We’re introducing a new section: Drills and Exercises for Rowingwhich will be a ready reference for coaches describing the exercises, their purpose and how to do them. We’ll also be giving tips as to best practice and suggesting variations and extensions as your crews get
Before we introduce this we found that we’d already made some assumptions about how you would use these. They are that you will:
- describe the exercise on land, before the crew gets on the water
- demonstrate how to do the exercise yourself and with at least one of the crew doing the same
- discuss with and especially draw from the crew what the effect on the boat and their rowing will be and why that’s desired
- use examples of crews doing this well, particularly if it was this crew (last session, last week, last race)
- talk about what they will see, hear, feel
- brief the coxswain and the crew as to how the exercise will be developed using part of the crew before the whole crew does it, whether there’ll be any rating changes, how many strokes of each sort and where and when you will do the exercise – sometimes it’s better to have this written down
Practicing exercises for rowing
On the water we also assume that you have chosen a place where the water is relatively still and calm, with little or no traffic and where you can get close to the crew so that they can hear your descriptions and see your demonstrative gestures.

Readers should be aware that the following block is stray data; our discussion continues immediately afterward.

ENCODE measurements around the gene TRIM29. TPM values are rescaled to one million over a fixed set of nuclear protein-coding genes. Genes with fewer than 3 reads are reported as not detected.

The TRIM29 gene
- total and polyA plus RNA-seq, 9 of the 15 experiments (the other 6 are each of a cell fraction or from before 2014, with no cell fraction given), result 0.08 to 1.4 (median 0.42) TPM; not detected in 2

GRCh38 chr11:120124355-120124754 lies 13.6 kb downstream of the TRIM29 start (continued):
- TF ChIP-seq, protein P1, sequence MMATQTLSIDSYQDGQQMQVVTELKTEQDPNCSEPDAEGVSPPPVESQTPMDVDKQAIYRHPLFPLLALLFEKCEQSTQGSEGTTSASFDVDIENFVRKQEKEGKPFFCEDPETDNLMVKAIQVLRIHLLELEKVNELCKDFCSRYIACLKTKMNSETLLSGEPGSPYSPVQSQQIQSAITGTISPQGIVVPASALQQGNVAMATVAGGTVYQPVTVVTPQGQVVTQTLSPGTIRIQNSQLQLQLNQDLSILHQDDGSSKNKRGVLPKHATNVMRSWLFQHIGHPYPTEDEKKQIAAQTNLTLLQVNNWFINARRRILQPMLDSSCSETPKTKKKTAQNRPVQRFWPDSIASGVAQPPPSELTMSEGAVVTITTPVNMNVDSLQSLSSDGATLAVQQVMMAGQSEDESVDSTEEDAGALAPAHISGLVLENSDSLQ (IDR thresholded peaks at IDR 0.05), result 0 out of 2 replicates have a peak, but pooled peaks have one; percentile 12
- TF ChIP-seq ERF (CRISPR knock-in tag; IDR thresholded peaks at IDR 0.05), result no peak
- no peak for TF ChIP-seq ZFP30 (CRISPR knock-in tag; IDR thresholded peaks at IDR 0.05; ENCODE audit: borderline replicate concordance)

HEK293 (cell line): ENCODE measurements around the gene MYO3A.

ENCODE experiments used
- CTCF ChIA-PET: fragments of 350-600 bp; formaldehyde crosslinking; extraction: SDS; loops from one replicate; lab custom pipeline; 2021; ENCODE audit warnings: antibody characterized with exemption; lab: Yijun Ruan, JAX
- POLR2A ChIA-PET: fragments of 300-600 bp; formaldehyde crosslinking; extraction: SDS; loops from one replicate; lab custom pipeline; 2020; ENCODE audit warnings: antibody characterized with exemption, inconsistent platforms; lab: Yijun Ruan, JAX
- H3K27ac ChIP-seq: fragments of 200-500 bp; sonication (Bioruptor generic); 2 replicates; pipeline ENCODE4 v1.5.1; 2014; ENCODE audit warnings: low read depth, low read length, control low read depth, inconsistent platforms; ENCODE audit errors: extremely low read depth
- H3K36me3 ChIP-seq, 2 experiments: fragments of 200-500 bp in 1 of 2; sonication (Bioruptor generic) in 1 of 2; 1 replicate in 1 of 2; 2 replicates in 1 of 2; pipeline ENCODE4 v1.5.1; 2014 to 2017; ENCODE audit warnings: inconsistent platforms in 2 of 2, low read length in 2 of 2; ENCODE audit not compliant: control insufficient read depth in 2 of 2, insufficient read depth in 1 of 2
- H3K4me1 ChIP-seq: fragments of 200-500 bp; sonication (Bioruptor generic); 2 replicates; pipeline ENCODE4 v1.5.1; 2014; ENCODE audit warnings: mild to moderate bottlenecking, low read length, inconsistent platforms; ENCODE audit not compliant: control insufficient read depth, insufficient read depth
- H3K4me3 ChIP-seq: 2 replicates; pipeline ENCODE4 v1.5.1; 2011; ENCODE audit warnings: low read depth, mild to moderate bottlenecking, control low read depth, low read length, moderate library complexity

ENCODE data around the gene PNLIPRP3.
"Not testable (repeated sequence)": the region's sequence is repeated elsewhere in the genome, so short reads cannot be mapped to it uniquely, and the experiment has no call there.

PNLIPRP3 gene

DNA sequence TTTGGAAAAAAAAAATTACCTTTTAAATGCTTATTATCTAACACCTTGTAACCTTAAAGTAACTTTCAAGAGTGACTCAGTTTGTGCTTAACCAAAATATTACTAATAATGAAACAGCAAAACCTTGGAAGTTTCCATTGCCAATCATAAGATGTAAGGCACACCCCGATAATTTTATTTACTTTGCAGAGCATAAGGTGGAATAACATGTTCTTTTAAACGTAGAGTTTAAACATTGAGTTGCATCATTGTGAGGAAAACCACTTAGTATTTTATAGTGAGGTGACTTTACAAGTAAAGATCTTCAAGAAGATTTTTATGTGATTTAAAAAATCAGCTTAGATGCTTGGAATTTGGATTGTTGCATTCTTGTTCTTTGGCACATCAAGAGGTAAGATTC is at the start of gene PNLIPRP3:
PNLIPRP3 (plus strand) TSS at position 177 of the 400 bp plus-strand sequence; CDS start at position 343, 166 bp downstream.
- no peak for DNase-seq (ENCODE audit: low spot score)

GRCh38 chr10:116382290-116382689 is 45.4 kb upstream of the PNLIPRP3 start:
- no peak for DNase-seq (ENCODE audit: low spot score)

We recommend that you build up to doing the exercise with the full crew. For example if you’re coaching an eight start in fours, move onto sixes and then into the eight together.
We like to put the exercise into context with the normal stroke by following the exercise with normal rowing or sculling so if you’re with an eight have the stern four do 10 strokes of the exercise and 10 strokes normal rowing before you move onto the bow four. After that try 10 strokes of exercise with the stern four before you bring in the whole eight rowing normally for 20 strokes to see how much of the change they can hold.
As a further test of their concentration it’s fun alternating single strokes: exercise, normal, exercise, normal or what about 2:1 – exercise, exercise, normal, exercise, exercise, normal.
We think it’s important to follow the exercise session with some steady rowing with you and your coxswain both focused on the aim of the exercise and giving feedback directly related to that. Be demanding but also react strongly to whatever is done well.
We expect the changes to be tested under different conditions: try the same actions at different ratings to see how much the change endures the closer you get to race pace or in rougher water, with the wind, against the wind, with another crew alongside . . .
We don’t expect all of this to be done in one session. This could take a week or longer built into your training programme, every day adding to the degree of difficulty, building skill levels. Allow time for the crew to develop. Trying to cram it all in means that the change isn’t complete, the boat doesn’t respond as well, the crew loses sight of what the exercise is for and then won’t be able to hold onto its effect in normal rowing or under challenging conditions.